WMR is an experience still in its infancy, as such, I feel as though I've gone back in time with some aspects of the tech. For example, all the games I tested look as though they were plucked from a previous generation, with low res assets and textures, and the "quality" of the HP headset's display reminds me of when you look at monitors up closely, with large visible pixel edges. I'm not sure how they could have solved these problems at this early stage, but the resolution of games in WMR's "Ultra" configuration is a far cry from the Xbox One X's photorealistic 4K gaming capabilities. You're not here for the raw graphics, though, you're here for the experience.

Playing Arizona Sunshine, I completely forgot I was wearing a headset, and got fully immersed slaying zombies with the surprisingly capable WMR Motion Trackers (built by Microsoft, not HP). I did have some issues with the Motion Trackers, though, given the fact they use Bluetooth as their primary source of connectivity.

Just got my first ever Mixed Reality Xbox achievements ... I BELIEVE. #ArizonaSunshine pic.twitter.com/G12EBgJkTQ— Jez☕ (@JezCorden) November 16, 2017

Initially, I couldn't get them to track inside games at all, making the experience virtually unusable. Installing the latest Bluetooth drivers for my laptop completely fixed my issues, but if you're a casual computer user, this is far from what I'd call an ideal scenario to be in. I feel as though WMR would have been better served using something proprietary like Xbox Wireless, bundled with a USB dongle, rather than Bluetooth, given how notoriously interference-prone it is.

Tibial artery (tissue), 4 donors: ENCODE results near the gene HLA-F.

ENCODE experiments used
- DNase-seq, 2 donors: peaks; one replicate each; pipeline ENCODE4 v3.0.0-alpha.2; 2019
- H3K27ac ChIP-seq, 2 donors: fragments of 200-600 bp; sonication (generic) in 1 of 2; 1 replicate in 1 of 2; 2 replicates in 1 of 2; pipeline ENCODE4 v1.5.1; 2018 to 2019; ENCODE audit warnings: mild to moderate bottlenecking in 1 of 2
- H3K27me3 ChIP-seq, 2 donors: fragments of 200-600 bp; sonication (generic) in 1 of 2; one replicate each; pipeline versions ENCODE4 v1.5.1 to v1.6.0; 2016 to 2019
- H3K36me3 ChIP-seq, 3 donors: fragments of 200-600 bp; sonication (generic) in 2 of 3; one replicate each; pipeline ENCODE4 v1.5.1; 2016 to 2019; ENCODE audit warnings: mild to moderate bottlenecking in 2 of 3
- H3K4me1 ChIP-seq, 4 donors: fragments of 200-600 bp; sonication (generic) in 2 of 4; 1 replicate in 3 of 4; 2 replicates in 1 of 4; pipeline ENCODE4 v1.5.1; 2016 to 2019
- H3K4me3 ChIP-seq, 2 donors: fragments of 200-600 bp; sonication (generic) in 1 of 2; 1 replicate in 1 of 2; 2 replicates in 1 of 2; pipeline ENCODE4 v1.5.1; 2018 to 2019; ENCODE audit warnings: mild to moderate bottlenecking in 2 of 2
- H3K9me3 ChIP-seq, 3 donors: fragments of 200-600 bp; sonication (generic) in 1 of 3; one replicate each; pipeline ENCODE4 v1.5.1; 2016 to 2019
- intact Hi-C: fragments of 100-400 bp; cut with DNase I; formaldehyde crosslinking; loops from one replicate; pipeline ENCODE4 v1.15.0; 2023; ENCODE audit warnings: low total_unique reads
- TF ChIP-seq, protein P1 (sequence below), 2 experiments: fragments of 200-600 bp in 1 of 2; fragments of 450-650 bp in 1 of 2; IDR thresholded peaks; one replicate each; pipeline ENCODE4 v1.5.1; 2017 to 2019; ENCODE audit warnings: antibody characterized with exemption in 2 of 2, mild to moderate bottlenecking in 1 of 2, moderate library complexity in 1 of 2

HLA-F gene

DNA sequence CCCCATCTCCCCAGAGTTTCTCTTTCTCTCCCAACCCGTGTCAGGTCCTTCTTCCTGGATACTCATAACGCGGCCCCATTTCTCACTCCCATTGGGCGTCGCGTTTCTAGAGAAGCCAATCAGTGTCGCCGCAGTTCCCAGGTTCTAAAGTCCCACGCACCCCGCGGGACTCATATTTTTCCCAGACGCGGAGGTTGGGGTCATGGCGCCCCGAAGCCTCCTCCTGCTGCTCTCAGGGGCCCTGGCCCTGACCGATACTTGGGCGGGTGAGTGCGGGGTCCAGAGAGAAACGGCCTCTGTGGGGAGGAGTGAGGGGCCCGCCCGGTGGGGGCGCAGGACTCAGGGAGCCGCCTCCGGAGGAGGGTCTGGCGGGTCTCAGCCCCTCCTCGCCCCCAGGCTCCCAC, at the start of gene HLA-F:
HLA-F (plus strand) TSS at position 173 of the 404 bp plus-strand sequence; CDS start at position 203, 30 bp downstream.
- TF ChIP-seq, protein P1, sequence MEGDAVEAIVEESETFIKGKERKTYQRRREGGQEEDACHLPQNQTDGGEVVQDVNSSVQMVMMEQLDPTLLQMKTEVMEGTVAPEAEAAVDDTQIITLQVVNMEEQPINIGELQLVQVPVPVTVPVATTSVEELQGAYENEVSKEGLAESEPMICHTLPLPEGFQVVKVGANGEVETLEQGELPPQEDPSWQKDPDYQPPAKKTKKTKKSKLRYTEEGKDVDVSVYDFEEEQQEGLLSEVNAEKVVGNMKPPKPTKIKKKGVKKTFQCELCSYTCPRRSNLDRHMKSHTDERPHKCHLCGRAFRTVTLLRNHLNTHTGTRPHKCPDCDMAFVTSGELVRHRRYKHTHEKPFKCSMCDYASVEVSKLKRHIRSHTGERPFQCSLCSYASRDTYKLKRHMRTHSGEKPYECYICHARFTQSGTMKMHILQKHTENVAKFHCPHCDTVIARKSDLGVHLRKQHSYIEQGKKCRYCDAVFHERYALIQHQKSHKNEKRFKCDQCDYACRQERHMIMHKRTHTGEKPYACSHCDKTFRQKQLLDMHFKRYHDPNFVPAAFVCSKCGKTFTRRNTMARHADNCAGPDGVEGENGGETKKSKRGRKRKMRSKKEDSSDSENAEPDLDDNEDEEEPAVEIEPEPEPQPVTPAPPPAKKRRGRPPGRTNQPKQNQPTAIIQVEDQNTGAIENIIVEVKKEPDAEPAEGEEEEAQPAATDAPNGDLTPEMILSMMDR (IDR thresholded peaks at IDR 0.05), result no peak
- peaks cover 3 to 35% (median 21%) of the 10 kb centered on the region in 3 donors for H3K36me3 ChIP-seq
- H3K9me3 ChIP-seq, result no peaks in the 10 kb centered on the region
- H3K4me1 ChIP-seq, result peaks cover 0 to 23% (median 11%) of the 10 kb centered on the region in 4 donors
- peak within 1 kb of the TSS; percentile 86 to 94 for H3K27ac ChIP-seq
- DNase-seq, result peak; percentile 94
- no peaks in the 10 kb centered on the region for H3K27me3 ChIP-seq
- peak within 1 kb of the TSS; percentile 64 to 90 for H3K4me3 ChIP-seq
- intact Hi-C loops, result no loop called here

Even with the Bluetooth updates, the WMR controllers judder and jiggle inside the experience, which is a little annoying, but not game-breakingly so. Hopefully it's something they can fix via firmware and software updates in the future. And that's really the thing with WMR, it's still early days, and you can certainly feel that aspect of it with the product.

For more details on my thoughts on today's version of Windows Mixed Reality itself, rather than this headset, head over here.

Final thoughts

Overall, though, the HP headset made me a believer in virtual reality as a method for delivering games. The tracking of the controllers (after updates) and the headset itself was rock solid, and immersive. And as someone who suffers from motion sickness incredibly easily, I was amazed that HP's headset made VR feel completely natural to me, in a way that felt spacious and inviting, rather than blinding and claustrophobic.


  • Comfortable, functional design.
  • No motion sickness!
  • Immersive gaming experiences.


  • Visor chamber can get steamed up easily.
  • Field of view isn't as wide as it could be.
  • Windows Mixed Reality has a long way to go as an OS experience.

You might not get a "premium" experience with this HP headset, like you might with Samsung's higher-res AMOLED displays, but I think at this early stage of WMR's development, it's probably smarter to jump in at the cheaper end for now, unless money is no object. HP's headset does the job for those who might be curious about the potential this format has for Microsoft and beyond.

See at Microsoft Store

Jez Corden
Co-Managing Editor

Jez Corden is a Managing Editor at Windows Central, focusing primarily on all things Xbox and gaming. Jez is known for breaking exclusive news and analysis as relates to the Microsoft ecosystem while being powered by tea. Follow on Twitter @JezCorden and listen to his XB2 Podcast, all about, you guessed it, Xbox!